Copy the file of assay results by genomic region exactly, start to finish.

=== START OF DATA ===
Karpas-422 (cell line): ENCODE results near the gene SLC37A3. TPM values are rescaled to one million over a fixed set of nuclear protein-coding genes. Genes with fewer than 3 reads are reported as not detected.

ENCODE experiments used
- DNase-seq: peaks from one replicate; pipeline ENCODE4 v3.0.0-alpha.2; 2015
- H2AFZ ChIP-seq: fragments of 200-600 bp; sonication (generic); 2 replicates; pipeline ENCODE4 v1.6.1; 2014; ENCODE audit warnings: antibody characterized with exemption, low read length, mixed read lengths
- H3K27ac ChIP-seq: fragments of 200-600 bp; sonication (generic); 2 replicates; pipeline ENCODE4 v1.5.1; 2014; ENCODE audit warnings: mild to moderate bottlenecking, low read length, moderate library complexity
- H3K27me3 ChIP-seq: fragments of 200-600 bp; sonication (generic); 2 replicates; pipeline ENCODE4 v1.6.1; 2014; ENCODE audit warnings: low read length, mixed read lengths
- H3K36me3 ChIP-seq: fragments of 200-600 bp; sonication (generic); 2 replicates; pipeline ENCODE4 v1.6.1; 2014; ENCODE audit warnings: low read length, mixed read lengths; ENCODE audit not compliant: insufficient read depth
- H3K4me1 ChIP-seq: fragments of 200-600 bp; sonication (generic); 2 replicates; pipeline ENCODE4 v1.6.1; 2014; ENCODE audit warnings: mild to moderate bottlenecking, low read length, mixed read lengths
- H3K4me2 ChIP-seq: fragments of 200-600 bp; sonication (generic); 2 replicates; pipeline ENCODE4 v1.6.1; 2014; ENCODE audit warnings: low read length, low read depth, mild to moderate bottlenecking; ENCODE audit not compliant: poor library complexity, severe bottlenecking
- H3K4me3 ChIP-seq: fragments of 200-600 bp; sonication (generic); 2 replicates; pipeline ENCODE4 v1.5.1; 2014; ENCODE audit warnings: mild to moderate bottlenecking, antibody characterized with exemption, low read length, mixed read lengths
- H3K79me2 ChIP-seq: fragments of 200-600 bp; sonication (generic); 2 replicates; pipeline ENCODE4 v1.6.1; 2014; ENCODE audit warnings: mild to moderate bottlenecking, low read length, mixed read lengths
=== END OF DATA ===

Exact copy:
Karpas-422 (cell line): ENCODE results near the gene SLC37A3. TPM values are rescaled to one million over a fixed set of nuclear protein-coding genes. Genes with fewer than 3 reads are reported as not detected.

ENCODE experiments used
- DNase-seq: peaks from one replicate; pipeline ENCODE4 v3.0.0-alpha.2; 2015
- H2AFZ ChIP-seq: fragments of 200-600 bp; sonication (generic); 2 replicates; pipeline ENCODE4 v1.6.1; 2014; ENCODE audit warnings: antibody characterized with exemption, low read length, mixed read lengths
- H3K27ac ChIP-seq: fragments of 200-600 bp; sonication (generic); 2 replicates; pipeline ENCODE4 v1.5.1; 2014; ENCODE audit warnings: mild to moderate bottlenecking, low read length, moderate library complexity
- H3K27me3 ChIP-seq: fragments of 200-600 bp; sonication (generic); 2 replicates; pipeline ENCODE4 v1.6.1; 2014; ENCODE audit warnings: low read length, mixed read lengths
- H3K36me3 ChIP-seq: fragments of 200-600 bp; sonication (generic); 2 replicates; pipeline ENCODE4 v1.6.1; 2014; ENCODE audit warnings: low read length, mixed read lengths; ENCODE audit not compliant: insufficient read depth
- H3K4me1 ChIP-seq: fragments of 200-600 bp; sonication (generic); 2 replicates; pipeline ENCODE4 v1.6.1; 2014; ENCODE audit warnings: mild to moderate bottlenecking, low read length, mixed read lengths
- H3K4me2 ChIP-seq: fragments of 200-600 bp; sonication (generic); 2 replicates; pipeline ENCODE4 v1.6.1; 2014; ENCODE audit warnings: low read length, low read depth, mild to moderate bottlenecking; ENCODE audit not compliant: poor library complexity, severe bottlenecking
- H3K4me3 ChIP-seq: fragments of 200-600 bp; sonication (generic); 2 replicates; pipeline ENCODE4 v1.5.1; 2014; ENCODE audit warnings: mild to moderate bottlenecking, antibody characterized with exemption, low read length, mixed read lengths
- H3K79me2 ChIP-seq: fragments of 200-600 bp; sonication (generic); 2 replicates; pipeline ENCODE4 v1.6.1; 2014; ENCODE audit warnings: mild to moderate bottlenecking, low read length, mixed read lengths